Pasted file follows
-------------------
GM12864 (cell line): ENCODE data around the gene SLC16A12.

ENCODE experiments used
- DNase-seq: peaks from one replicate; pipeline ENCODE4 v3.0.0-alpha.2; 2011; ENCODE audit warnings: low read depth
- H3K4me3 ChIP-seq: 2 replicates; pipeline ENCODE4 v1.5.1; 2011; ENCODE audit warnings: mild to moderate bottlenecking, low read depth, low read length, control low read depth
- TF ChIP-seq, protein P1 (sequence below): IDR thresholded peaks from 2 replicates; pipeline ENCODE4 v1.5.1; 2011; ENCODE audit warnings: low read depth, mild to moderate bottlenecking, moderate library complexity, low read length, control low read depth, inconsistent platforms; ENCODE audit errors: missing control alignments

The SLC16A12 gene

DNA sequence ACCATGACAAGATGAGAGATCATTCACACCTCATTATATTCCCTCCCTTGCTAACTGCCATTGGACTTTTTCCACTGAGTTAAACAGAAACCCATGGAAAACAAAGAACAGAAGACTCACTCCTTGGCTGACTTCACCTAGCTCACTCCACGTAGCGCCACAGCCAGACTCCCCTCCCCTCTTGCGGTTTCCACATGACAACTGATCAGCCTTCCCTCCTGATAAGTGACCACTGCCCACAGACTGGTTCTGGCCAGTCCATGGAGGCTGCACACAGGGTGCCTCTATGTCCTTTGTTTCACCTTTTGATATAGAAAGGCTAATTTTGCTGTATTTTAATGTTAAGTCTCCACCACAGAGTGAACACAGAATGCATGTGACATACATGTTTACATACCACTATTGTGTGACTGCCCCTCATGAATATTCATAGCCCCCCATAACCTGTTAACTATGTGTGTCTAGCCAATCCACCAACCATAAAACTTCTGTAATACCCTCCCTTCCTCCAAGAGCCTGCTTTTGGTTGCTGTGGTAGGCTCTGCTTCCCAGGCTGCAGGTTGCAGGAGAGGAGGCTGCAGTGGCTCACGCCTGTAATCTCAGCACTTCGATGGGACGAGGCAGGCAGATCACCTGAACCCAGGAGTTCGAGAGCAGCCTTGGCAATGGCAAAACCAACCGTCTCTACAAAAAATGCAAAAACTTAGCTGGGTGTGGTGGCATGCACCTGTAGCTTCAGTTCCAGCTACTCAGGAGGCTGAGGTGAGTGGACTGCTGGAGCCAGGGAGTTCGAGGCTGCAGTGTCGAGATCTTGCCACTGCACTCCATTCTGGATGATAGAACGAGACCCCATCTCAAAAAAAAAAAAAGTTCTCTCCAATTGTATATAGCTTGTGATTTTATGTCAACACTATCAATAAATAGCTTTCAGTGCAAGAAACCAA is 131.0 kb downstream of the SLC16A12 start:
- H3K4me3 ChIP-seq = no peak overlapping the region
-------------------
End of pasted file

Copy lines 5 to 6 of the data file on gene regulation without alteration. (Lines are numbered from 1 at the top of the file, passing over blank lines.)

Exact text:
- TF ChIP-seq, protein P1 (sequence below): IDR thresholded peaks from 2 replicates; pipeline ENCODE4 v1.5.1; 2011; ENCODE audit warnings: low read depth, mild to moderate bottlenecking, moderate library complexity, low read length, control low read depth, inconsistent platforms; ENCODE audit errors: missing control alignments

The SLC16A12 gene